Trending: The Nutritional Label


This concept replaces the the long-winded text but isn’t widely implemented



 😍 Part III: Competitive Analysis 


What UX patterns are out there?


I mapped a wide variety of patterns to see how specific interactions serve the needs of the user both on current extensions and mobile.






User Flow Patterns


Grammarly: Chaotic flow with multiple entry, interaction, endpoints.


Icons are mostly clear but it can be difficult to recall each interaction as some lead to an external page whereas others lead to popups on various locations on the screen.







DuckDuckGo: Stationary + straightforward user flow.


Prioritizes displaying information rather than having multiple interactions. One external link and most are bullet points. Icon of plugin changes to reflect the state of the site which is nice so users don’t have to keep clicking into the plugin to see information.






UX Consent Patterns

How to gain consent explicitly


There are many overlaps from the privacy consent space and the design space. It’s important to ensure that the notifications in this plugin are compliant in achieving explicity consent non-intrusively. 









IAPP’s Guide to User Consent



⛔️ Promoted choice is effectively just a default.



⛔️ With the button is enabled, people are less likely to read the information



✅  Grayed out buttons signal the user to pause, decide, then proceed






 💎 Part IV: Prototyping + Design 


Mapping out the infrastructure


It was important to categorize the components of the privacy notice to ensure that users are understanding all aspects of the privacy policy beyond the front-facing information.







Midfi Wireframes

Some notification types look and feel too disruptive when casually browsing.


While the goal is to bring the user from a passive to active state, some users were irritated by the disruption and would have to pause to recall the action they were doing previously.




Based on this initial feedback, I created a more predictable and stagnant layout to test, leaving the variability in the frequency and point collection.






Usability Testing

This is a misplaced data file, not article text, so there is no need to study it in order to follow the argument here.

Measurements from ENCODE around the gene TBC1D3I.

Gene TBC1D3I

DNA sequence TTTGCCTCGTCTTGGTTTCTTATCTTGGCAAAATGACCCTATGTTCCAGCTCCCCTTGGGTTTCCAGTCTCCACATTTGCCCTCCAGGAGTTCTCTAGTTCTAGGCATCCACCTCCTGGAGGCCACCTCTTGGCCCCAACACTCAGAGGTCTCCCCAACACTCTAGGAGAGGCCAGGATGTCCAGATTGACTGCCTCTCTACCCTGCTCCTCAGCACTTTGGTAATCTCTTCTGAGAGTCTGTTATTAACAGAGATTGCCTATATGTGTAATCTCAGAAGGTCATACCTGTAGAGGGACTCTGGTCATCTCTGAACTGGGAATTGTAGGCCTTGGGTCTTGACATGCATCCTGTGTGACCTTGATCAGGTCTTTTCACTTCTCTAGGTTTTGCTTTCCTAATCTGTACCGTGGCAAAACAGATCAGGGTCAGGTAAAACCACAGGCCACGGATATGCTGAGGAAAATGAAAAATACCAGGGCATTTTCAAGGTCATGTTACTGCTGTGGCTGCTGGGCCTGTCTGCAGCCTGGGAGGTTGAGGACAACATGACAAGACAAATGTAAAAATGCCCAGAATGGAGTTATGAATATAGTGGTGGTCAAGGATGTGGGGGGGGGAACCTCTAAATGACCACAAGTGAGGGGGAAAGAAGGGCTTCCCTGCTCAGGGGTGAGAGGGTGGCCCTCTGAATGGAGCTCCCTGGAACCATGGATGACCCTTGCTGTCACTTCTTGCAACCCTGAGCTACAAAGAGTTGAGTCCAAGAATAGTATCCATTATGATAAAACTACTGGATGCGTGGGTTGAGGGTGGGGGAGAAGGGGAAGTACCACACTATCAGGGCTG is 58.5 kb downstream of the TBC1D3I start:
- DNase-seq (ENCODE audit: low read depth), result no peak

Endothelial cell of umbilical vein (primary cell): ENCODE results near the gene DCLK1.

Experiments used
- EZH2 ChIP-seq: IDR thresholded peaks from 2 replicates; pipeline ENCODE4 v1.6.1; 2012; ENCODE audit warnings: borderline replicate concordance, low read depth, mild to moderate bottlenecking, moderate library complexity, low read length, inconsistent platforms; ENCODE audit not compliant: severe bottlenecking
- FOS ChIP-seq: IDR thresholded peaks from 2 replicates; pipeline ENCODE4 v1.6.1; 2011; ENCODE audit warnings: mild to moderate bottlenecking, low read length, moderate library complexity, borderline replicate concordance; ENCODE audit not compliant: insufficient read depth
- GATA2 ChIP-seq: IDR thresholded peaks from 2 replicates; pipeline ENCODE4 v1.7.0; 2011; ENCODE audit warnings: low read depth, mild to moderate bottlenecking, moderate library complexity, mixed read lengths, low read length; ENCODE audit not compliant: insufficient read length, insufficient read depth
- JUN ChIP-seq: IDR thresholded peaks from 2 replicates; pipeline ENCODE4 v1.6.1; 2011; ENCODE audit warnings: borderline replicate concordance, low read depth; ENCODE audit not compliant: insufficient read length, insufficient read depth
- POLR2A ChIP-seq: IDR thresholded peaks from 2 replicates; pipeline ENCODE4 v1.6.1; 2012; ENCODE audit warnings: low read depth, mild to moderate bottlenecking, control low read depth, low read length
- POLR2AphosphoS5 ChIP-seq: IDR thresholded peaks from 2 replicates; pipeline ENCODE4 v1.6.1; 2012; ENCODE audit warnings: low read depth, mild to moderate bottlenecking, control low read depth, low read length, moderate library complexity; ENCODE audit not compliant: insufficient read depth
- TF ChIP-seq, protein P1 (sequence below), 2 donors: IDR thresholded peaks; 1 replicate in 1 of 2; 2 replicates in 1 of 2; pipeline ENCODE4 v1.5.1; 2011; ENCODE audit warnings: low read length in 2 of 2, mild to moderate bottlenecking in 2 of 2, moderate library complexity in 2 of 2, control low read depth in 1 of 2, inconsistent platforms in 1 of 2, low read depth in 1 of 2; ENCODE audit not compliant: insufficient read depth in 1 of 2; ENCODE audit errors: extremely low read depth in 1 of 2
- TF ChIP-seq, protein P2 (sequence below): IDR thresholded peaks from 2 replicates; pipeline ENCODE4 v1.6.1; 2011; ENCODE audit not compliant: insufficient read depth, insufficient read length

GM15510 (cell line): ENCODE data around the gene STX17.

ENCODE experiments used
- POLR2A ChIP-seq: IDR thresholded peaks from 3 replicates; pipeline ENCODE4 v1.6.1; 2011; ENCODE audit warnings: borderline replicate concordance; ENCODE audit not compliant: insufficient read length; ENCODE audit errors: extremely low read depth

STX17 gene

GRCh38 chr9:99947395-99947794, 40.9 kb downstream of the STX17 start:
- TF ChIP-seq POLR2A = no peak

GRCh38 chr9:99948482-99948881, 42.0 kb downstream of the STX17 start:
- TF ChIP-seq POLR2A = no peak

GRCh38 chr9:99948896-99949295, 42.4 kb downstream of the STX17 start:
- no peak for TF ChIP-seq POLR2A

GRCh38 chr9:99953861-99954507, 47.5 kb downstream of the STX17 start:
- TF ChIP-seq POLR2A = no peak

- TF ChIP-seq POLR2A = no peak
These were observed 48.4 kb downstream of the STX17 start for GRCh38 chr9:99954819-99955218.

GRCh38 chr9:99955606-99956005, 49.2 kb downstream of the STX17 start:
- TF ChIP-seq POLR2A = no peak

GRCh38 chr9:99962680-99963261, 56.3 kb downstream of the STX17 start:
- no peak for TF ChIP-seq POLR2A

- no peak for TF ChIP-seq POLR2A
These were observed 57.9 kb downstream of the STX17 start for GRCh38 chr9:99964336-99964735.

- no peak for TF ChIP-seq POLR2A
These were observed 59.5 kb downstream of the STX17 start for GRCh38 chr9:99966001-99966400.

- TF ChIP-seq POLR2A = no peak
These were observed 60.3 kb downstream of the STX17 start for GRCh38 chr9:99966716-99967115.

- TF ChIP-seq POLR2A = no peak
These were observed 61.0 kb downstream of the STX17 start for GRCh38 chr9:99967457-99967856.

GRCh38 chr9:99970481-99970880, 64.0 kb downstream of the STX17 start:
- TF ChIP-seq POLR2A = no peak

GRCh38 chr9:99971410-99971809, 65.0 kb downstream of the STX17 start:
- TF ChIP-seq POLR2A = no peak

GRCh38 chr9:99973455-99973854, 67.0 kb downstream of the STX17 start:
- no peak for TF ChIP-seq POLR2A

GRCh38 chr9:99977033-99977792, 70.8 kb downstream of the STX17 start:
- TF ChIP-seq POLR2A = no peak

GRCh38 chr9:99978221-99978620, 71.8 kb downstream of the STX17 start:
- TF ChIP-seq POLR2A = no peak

Discord Think Aloud


Task 1: Ask user to customize their account settings
Task 2: Ask user to make a booking
Task 3: Ask user to look through privacy policy
Task 4: Ask user to delete their data
Task 5: Ask user to redeem their rewards
Task 6: Ask user to view their available points checklist


Insights


  • Most users wanted to see the scope of what privacy steps are available could get and their points
  • Some used wanted the delete data option to just result in “copied to clipboard” rather than immediately opening the email app
  • Most users wanted to be able to choose their own gift card or have it be a surprise from a list of options
  • Most users didn’t mind the notifications interrupting their purchasing/booking flow because it’s the way of learning
  • The gamification was enjoyable and allowed users to learn more compared to their usual privacy plugin









 Final Features & Impact︎︎︎



































Metrics of Success

  • 80% of users keep all notifications on within first month of use
  • 20% retention of users within first 2 months
  • Peep is the preferred plugin among privacy beginners and intermediate users (>7 net promoter score)




Conclusion

Iterating + testing Peep with more privacy experts and the privacy community.

Peep received positive feedback from my initial user groups but it was a small niche of regular and privacy-aware consumers. For future iterations, I want to focus on the barriers of rollout and gauge the impact this would have on a user’s browsing experience (i.e. would users just be barred from using that website if they opened our settings, etc). Going through the entire product development process in a sprint, I learned the value of grounding big ideas with practical steps and workshopping spurts of thoughts with others.